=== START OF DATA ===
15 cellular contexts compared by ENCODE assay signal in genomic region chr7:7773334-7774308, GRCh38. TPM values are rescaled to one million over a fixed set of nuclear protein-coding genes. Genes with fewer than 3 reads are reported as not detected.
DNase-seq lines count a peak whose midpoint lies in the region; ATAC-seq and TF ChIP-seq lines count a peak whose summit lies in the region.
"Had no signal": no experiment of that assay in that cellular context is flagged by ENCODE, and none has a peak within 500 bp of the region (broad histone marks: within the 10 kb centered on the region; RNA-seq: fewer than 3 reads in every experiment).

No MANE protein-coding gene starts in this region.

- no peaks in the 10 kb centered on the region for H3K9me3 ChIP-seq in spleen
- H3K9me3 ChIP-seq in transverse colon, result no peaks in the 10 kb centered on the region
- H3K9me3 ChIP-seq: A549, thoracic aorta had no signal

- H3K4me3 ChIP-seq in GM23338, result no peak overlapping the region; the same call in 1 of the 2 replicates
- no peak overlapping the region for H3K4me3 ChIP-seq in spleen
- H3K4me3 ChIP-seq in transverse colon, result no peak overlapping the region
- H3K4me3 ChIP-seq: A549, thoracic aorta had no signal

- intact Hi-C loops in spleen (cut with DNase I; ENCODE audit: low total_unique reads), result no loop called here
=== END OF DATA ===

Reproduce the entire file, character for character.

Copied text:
15 cellular contexts compared by ENCODE assay signal in genomic region chr7:7773334-7774308, GRCh38. TPM values are rescaled to one million over a fixed set of nuclear protein-coding genes. Genes with fewer than 3 reads are reported as not detected.
DNase-seq lines count a peak whose midpoint lies in the region; ATAC-seq and TF ChIP-seq lines count a peak whose summit lies in the region.
"Had no signal": no experiment of that assay in that cellular context is flagged by ENCODE, and none has a peak within 500 bp of the region (broad histone marks: within the 10 kb centered on the region; RNA-seq: fewer than 3 reads in every experiment).

No MANE protein-coding gene starts in this region.

- no peaks in the 10 kb centered on the region for H3K9me3 ChIP-seq in spleen
- H3K9me3 ChIP-seq in transverse colon, result no peaks in the 10 kb centered on the region
- H3K9me3 ChIP-seq: A549, thoracic aorta had no signal

- H3K4me3 ChIP-seq in GM23338, result no peak overlapping the region; the same call in 1 of the 2 replicates
- no peak overlapping the region for H3K4me3 ChIP-seq in spleen
- H3K4me3 ChIP-seq in transverse colon, result no peak overlapping the region
- H3K4me3 ChIP-seq: A549, thoracic aorta had no signal

- intact Hi-C loops in spleen (cut with DNase I; ENCODE audit: low total_unique reads), result no loop called here